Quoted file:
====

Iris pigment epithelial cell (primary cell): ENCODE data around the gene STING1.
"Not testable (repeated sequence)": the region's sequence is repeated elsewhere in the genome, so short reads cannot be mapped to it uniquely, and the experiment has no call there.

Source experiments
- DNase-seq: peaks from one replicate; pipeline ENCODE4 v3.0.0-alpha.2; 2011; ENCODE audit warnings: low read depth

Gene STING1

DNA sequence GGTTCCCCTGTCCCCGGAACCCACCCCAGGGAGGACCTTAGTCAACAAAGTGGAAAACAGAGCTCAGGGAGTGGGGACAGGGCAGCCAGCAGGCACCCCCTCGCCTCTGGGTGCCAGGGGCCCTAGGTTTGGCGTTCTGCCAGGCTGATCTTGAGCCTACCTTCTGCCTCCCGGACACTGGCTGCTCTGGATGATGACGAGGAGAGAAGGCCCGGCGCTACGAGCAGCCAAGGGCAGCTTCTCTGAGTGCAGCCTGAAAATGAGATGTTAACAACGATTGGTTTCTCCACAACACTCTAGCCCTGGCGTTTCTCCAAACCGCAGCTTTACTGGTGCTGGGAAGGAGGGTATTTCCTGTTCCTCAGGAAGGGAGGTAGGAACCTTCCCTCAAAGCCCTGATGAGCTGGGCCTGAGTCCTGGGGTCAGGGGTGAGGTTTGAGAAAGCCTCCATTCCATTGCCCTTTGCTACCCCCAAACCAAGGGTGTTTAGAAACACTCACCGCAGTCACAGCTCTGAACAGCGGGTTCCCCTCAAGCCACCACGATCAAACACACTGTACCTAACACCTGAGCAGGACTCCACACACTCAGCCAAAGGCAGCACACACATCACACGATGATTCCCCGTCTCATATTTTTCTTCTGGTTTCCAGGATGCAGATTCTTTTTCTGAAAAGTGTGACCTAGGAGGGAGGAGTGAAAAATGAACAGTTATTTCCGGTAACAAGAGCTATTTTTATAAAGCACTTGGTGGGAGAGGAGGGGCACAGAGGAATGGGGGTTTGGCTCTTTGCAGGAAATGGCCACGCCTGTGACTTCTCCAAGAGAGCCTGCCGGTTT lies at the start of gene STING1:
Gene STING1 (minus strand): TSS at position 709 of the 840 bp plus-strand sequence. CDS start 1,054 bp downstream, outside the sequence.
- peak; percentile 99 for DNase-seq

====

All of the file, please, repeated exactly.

Iris pigment epithelial cell (primary cell): ENCODE data around the gene STING1.
"Not testable (repeated sequence)": the region's sequence is repeated elsewhere in the genome, so short reads cannot be mapped to it uniquely, and the experiment has no call there.

Source experiments
- DNase-seq: peaks from one replicate; pipeline ENCODE4 v3.0.0-alpha.2; 2011; ENCODE audit warnings: low read depth

Gene STING1

DNA sequence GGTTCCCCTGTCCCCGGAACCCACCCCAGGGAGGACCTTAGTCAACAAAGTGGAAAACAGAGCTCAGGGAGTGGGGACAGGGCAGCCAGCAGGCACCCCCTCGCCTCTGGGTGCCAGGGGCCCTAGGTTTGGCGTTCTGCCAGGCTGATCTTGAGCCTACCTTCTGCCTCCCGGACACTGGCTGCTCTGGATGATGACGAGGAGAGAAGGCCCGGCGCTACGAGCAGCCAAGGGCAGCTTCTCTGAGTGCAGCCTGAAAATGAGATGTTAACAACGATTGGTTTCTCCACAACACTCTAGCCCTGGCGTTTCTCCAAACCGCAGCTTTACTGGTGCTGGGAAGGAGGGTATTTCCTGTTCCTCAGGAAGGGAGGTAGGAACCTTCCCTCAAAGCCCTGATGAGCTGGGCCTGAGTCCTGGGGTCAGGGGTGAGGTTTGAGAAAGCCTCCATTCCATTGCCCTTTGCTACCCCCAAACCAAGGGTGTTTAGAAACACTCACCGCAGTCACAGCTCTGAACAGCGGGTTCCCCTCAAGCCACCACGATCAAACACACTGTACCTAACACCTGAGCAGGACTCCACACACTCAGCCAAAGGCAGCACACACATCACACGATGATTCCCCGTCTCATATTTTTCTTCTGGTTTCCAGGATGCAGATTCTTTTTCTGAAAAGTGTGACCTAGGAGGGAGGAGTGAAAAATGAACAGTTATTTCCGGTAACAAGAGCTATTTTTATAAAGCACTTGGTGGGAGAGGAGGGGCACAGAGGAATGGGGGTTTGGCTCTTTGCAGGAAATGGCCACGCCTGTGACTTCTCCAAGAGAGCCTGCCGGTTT lies at the start of gene STING1:
Gene STING1 (minus strand): TSS at position 709 of the 840 bp plus-strand sequence. CDS start 1,054 bp downstream, outside the sequence.
- peak; percentile 99 for DNase-seq